The Lincoln Plawg - the blog with footnotes
Thursday, October 30, 2003
Bolivia and Uncle Sam: not much sign of grip so far
On the other hand, there may not be that much USG can do.
On Carlos Mesa's taking over the presidential limo, there were the usual bromides. Now, at the Americas Conference in Miami, White House Special Envoy for Western Hemisphere Affairs Otto Reich essays something of a Rummygram, according to the Miami Herald (October 30):
There are people in Bolivia who do not believe in democracy, and we cannot allow them to take over.
The Green Berets follow the trail blazed by Butch and Sundance? Not quite.
Reich said he was not suggesting the United States should intervene unilaterally in Bolivia. 'I was referring to the Organization of American States' democratic charter,'' he said. That is the regional treaty committing the member nations to the collective defense of democracy.
Perhaps Chile and Paraguay  could form a coalition of the willing and send in a bunch of their guys to watch Mesa's back. There'll be throngs of grateful citizens in the streets - just like for the Yanks in Baghdad...
Meanwhile, the Heritage Foundation - whose About Us page still carries a quote from Rush Limbaugh, I notice - has what it's pleased to call an Executive Memorandum by its very own Stephen Johnson (formerly a denizen of the State Department) which outlines the story so far in Bolivia, and recommends action for USG.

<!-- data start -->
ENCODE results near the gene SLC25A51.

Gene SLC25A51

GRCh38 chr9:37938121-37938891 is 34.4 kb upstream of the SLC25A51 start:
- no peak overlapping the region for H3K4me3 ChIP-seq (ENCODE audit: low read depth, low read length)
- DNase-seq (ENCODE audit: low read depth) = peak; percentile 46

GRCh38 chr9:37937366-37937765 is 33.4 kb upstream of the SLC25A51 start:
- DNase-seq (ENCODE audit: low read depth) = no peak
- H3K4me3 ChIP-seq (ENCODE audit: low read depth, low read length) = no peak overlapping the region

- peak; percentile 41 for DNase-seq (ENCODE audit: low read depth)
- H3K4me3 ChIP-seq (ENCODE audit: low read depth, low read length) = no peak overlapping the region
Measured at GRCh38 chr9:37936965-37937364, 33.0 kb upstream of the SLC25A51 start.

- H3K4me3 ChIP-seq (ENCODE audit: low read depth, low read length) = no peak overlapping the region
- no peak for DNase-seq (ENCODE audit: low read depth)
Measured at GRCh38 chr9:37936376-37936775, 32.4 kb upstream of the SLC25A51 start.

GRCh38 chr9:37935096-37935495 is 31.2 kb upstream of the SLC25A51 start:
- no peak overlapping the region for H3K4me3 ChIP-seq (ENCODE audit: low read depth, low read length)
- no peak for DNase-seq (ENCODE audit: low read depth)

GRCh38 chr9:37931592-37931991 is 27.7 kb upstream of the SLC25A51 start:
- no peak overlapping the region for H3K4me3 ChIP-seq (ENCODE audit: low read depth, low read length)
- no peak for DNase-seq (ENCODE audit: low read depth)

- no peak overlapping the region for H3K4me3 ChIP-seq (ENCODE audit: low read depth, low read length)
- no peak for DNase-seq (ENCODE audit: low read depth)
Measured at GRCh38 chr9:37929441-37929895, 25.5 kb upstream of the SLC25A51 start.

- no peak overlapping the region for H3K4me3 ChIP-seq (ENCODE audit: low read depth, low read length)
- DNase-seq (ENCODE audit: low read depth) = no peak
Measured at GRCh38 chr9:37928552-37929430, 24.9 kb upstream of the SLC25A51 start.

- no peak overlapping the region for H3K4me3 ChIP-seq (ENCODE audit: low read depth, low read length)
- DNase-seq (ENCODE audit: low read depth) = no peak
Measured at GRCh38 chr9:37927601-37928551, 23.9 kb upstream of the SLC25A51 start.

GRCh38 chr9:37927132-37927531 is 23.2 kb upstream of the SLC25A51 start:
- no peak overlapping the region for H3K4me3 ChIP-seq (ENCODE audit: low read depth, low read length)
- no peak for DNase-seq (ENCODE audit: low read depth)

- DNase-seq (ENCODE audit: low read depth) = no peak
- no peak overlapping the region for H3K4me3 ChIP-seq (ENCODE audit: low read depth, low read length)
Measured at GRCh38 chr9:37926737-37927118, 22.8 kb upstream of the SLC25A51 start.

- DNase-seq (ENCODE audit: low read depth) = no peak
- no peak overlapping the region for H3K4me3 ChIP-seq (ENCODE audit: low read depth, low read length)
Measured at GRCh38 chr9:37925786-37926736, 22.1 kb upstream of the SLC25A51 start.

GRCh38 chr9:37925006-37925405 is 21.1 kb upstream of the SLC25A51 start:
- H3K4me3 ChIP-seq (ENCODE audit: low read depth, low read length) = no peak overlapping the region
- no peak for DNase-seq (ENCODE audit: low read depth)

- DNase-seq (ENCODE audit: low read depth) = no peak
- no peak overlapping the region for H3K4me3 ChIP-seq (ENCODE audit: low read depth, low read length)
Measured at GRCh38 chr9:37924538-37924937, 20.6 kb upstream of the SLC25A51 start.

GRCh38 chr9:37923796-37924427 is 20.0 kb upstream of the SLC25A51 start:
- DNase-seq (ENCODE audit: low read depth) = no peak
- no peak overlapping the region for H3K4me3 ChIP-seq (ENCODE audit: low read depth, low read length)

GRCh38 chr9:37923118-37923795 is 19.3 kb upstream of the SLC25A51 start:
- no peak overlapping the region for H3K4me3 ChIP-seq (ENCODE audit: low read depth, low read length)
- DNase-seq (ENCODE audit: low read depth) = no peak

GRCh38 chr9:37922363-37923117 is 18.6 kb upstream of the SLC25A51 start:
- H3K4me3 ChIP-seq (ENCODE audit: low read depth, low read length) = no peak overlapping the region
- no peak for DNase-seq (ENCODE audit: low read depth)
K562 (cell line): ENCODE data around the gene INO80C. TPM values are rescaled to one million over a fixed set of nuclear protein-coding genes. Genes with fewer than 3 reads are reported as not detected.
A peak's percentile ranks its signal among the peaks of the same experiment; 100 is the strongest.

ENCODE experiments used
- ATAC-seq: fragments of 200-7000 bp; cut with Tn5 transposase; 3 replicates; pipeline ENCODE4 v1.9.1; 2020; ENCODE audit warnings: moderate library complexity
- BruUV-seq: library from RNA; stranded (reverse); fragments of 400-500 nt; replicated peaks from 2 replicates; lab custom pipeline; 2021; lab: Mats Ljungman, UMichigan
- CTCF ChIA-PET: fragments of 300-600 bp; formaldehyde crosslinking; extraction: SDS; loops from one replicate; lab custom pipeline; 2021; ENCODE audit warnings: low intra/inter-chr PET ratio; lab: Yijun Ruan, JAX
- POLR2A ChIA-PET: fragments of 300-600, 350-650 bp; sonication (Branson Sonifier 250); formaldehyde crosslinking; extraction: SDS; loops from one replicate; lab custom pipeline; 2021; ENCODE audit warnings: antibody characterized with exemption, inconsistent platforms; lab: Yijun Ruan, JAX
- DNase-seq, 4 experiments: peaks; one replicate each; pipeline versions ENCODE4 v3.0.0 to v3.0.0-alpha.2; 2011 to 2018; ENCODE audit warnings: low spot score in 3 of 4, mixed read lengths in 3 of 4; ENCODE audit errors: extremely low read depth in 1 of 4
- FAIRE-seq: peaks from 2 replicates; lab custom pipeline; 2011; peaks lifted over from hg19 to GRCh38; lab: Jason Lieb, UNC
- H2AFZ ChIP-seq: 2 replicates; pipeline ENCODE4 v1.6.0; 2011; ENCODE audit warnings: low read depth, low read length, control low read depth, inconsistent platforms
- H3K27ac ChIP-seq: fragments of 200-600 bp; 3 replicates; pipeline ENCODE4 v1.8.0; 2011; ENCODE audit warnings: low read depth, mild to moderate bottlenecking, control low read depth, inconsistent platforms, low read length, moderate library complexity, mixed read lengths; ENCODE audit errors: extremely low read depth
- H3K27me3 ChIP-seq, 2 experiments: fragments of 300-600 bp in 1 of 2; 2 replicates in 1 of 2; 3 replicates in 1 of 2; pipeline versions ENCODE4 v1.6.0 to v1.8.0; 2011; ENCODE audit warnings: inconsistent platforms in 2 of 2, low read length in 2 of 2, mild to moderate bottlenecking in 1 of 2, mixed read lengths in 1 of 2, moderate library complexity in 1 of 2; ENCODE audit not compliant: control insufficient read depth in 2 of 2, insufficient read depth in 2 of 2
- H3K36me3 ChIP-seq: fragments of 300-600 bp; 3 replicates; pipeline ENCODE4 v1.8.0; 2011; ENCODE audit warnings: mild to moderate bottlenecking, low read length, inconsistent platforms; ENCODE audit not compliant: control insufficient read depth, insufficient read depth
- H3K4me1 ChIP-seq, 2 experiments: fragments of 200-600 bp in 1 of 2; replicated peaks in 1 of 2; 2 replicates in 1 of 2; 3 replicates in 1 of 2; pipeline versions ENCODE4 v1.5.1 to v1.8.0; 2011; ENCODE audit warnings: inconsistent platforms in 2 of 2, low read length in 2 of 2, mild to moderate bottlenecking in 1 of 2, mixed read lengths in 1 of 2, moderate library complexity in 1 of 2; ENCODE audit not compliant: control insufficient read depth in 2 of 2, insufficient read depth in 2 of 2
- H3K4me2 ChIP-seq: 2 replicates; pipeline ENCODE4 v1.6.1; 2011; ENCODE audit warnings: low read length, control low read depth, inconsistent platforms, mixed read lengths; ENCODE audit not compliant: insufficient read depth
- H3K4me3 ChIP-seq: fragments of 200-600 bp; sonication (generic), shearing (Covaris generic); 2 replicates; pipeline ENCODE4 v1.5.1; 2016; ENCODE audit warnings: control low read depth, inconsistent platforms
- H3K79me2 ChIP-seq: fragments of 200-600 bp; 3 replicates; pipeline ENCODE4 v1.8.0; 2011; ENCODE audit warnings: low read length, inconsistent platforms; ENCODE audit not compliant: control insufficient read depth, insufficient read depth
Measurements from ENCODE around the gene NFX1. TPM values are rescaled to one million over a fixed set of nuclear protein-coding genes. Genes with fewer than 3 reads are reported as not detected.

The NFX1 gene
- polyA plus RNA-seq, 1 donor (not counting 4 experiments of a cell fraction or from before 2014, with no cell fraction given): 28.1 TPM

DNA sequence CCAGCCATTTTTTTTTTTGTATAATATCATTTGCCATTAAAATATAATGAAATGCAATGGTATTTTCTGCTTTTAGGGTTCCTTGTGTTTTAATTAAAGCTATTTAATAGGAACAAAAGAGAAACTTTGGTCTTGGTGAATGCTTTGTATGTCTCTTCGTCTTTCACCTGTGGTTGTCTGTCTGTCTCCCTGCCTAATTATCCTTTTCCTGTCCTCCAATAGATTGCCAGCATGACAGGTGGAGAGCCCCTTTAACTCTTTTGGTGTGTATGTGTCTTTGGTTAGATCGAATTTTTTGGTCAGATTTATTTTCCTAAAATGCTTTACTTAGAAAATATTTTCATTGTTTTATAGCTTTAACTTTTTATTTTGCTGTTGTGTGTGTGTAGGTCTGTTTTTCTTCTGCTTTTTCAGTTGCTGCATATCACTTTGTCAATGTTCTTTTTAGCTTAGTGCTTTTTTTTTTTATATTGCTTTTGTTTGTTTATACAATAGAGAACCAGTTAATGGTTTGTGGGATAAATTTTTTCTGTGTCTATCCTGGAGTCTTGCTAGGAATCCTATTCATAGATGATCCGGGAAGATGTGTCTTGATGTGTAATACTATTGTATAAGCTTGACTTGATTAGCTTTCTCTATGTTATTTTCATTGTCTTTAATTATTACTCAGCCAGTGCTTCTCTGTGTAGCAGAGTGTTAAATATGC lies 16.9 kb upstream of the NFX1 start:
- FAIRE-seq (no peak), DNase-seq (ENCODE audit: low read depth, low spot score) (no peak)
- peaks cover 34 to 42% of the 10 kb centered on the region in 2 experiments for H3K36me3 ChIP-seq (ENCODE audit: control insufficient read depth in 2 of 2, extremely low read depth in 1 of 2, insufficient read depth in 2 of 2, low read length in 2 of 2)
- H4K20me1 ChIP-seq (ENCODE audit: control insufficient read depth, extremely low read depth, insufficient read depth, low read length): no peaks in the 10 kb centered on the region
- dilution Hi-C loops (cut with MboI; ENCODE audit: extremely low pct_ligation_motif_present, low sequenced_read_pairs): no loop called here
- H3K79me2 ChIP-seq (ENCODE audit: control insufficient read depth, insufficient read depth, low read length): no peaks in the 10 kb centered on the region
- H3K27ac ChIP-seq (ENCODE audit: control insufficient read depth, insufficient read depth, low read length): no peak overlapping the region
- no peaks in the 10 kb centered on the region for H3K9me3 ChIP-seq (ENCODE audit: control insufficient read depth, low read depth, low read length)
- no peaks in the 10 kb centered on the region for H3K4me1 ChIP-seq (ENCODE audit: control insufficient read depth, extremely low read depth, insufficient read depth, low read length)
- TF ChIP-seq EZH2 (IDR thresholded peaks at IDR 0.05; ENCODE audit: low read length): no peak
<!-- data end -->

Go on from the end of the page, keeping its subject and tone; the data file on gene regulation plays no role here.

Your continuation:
This seems to come down to:
Not exactly a counter-revolution of the old school!
Part of the problem is that USG does not deem Bolivia to be that important, strategically: compared with Colombia, for instance - #3 recipient of military aid - its War on Drugs take from Uncle Sam is paltry (Johnson mentions $100m a year). How many USG personnel (of various types!) are actually in country at this moment, I wonder?
And, when it comes to hydrocarbons, it comes well behind that other risk of Red Revolution, Venezuela in strategic importance.
Are things so very different from 1952 when the revolution in Bolivia took place without any US intervention at all? In fact, Eisenhower and Dulles were able to classify the ruling MNR as fascist-, rather than communist-leaning, and thus justify a generous programme of aid .
Defining what the US strategic interest is in Bolivia, and precisely what it can do to secure that interest, are more questions for the ever-lengthening list. (My current guess is pretty much nada in each case.)
[An op-ed in La Razon of La Paz caught my eye - the guy suggests Mesa is way too pliant and too much of a media whore. Which had rather been my impression, too.]
A piece in El Universal on the Otto Reich speech. After his democracy crack he added 
Pero no les estamos diciendo a los bolivianos lo que deben hacer, porque ellos tienen el derecho soberano para decidir.
He had something of a go at the ruling class:
Los bolivianos tienen los recursos, gente muy capaz e inteligente, pero no se puede ocultar que sus líderes han mantenido marginadas por centenares de años a las poblaciones indígenas.
He says that Indians in Bolivia and elsewhere should be brought into public life; but warned that
los bolivianos deben pensar "en la sabiduría de escuchar a los que dicen que deben mantenerse los recursos naturales bajo tierra en lugar de usarlos para adquirir salud, nutrición y educación".
I wonder who he has in mind?
And suggests consideration of the deuxième tour in elections, as in France - a dig at Bolivia (amongst others) for its system under which, if no one in a presidential election gets a majority, Congress chooses from the top two candidates (Sánchez de Lozada only got 22% of the vote).
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